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Center for Biological Diversity

No. 814, Feb. 18, 2016

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Three New National Monuments Designated in California

Sand to Snow National MonumentAfter vigorous advocacy from the Center for Biological Diversity and more than a decade of legislative work by Sen. Dianne Feinstein (D-Calif.), President Obama has announced the designation of three new national monuments in the California desert -- Mojave Trails, Sand to Snow and Castle Mountains -- protecting 1.8 million acres of precious desert lands. The Mojave Trails National Monument, at 1.4 million acres, helps link Mojave National Preserve and Joshua Tree National Park, allowing wildlife to migrate in a changing climate.

In permanently protecting these special places, the president follows in the footsteps of nearly every president since 1906, who have used the Antiquities Act to leave a legacy of national monuments more than 140 times. These new monuments are habitat for rare wildlife like desert tortoises, Mohave fringe-toed lizards, desert kit foxes and western burrowing owls.

"California's deserts include some of the most spectacular scenery in the nation and serve as a refuge for some of our most endangered plants and animals," said the Center's Ileene Anderson. "These national monuments will allow future generations of all species to enjoy them. Thank you, President Obama."

Read more in the Los Angeles Times and get the details on all three monuments.

'Keep It in the Ground' Rallies Hit Denver, Salt Lake City

Keep It in the Ground rallyThe momentum keeps growing: This week hundreds of people rallied in Denver and Salt Lake City urging President Obama to keep fossil fuels in the ground. On Saturday the Center's Frostpaw the Polar Bear and Colorado activists rallied outside a Democratic Party fundraiser in Denver. And on Tuesday more than 100 people protested a Bureau of Land Management auction for 45,000 acres of fossil fuel leases in Utah. (Our friend, environmental writer Terry Tempest Williams, also ended up buying rights to more than 1,700 acres up for potential drilling.)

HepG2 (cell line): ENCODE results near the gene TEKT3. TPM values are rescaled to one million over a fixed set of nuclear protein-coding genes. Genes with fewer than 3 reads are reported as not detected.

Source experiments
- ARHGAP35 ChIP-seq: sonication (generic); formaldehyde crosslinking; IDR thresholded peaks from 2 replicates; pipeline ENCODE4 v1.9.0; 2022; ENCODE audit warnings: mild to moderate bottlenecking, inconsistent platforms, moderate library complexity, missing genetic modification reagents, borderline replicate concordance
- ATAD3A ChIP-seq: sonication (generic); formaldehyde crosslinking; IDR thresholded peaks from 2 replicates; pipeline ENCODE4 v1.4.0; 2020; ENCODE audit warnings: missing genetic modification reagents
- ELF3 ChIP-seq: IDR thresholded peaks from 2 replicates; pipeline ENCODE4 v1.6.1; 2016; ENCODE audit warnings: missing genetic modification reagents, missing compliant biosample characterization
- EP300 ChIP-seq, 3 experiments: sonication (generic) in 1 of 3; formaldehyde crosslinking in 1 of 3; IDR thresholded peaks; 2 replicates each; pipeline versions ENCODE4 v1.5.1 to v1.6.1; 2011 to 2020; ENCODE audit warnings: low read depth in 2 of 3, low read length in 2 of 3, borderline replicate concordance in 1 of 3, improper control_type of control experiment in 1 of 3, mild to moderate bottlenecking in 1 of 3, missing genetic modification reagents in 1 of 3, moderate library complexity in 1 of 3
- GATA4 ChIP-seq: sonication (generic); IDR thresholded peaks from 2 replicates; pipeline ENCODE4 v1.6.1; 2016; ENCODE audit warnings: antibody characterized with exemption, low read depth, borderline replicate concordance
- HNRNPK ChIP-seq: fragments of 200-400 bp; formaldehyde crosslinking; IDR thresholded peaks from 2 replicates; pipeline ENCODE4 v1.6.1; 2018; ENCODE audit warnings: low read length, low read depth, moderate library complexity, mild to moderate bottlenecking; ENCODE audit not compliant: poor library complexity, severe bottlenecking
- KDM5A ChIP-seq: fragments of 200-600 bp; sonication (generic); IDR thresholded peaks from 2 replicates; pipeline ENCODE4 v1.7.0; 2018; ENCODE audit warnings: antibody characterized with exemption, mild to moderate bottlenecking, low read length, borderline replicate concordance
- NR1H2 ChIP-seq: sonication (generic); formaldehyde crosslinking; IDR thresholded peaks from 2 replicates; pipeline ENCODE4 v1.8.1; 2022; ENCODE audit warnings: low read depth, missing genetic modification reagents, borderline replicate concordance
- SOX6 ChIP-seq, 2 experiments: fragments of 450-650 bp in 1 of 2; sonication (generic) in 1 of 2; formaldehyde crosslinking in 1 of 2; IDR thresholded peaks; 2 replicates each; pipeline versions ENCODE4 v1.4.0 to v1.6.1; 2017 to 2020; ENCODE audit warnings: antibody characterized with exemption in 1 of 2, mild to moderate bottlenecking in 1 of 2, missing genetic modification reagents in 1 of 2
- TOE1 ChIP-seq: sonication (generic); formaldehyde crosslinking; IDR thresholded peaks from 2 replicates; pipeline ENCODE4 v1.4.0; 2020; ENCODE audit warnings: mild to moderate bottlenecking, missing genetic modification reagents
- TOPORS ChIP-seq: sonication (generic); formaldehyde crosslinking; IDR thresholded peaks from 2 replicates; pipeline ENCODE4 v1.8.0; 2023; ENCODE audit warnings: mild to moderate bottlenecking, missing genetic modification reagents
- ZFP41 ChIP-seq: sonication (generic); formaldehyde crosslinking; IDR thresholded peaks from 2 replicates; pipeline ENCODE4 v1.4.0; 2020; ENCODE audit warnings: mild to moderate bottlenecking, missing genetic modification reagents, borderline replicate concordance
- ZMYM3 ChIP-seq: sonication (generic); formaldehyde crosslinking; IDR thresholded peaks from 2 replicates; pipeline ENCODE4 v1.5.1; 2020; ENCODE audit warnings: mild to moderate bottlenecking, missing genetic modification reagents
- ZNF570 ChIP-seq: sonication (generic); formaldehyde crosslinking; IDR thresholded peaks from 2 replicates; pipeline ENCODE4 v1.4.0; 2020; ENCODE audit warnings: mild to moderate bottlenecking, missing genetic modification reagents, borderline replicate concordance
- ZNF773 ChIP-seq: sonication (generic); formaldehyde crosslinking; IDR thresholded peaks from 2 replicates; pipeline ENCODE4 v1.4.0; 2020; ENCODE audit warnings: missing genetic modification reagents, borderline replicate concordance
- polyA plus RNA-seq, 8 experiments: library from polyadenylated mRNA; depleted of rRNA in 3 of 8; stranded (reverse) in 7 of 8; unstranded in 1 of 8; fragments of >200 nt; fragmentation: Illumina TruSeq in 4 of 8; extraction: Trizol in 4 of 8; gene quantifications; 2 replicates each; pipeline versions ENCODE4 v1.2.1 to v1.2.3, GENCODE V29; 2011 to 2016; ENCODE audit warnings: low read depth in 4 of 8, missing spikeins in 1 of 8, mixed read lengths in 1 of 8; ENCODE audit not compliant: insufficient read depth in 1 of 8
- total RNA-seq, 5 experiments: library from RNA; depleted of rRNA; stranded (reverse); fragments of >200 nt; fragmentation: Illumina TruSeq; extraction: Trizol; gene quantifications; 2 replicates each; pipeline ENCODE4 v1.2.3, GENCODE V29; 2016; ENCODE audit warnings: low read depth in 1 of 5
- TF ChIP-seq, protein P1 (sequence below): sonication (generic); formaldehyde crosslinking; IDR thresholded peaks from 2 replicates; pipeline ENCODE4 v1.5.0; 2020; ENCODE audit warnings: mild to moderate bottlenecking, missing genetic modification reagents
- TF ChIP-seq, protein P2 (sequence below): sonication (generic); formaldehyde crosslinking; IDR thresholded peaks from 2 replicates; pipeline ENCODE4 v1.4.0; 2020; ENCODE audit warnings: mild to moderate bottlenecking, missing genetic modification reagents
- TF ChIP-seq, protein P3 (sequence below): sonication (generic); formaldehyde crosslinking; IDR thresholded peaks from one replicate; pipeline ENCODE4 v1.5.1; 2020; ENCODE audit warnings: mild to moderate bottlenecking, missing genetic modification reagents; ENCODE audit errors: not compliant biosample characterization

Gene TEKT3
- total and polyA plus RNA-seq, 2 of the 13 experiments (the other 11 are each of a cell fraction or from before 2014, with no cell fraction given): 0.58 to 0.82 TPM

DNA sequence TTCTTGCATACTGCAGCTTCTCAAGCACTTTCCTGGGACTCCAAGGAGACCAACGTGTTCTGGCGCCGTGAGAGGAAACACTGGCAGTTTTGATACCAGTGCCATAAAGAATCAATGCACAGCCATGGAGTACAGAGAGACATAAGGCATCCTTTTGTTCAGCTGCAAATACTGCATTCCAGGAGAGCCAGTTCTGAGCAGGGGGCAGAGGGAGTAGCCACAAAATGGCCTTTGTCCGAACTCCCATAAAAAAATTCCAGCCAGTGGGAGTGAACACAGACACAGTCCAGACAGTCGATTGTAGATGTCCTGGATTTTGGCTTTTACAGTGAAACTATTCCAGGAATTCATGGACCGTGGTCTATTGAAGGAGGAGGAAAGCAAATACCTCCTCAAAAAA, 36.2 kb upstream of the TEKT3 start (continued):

Our national movement is urging Obama to halt all new fossil fuel lease sales on public land and offshore areas, a move that would keep up to 450 billion tons of carbon pollution out of the atmosphere. We've already succeeded in getting several lease sales cancelled, and more protests are in the works for upcoming lease sales in Nevada, Wisconsin and New Orleans.

After Williams bought up parcels at the Utah auction, she was asked by a BLM official if this was "a legitimate bid for energy development."

"Yes," she answered. "You can't define what energy is for us. Our energy development is fueling a movement. Keep it in the ground."

Read more in our press release.

Red Wolf Population Plunges as Feds Gut Recovery Program

Red wolfNew numbers show that the nation's only population of red wolves is in an alarming free-fall, declining by 27 percent from 2014 to 2015 to as few as 50 individuals. Just four years earlier there were 100 wolves. Recently the U.S. Fish and Wildlife Service bowed to political pressure from extreme anti-wildlife elements within the North Carolina state government, eliminating the program's recovery coordinator in 2014 and stopping the introduction of new red wolves into the wild in July 2015.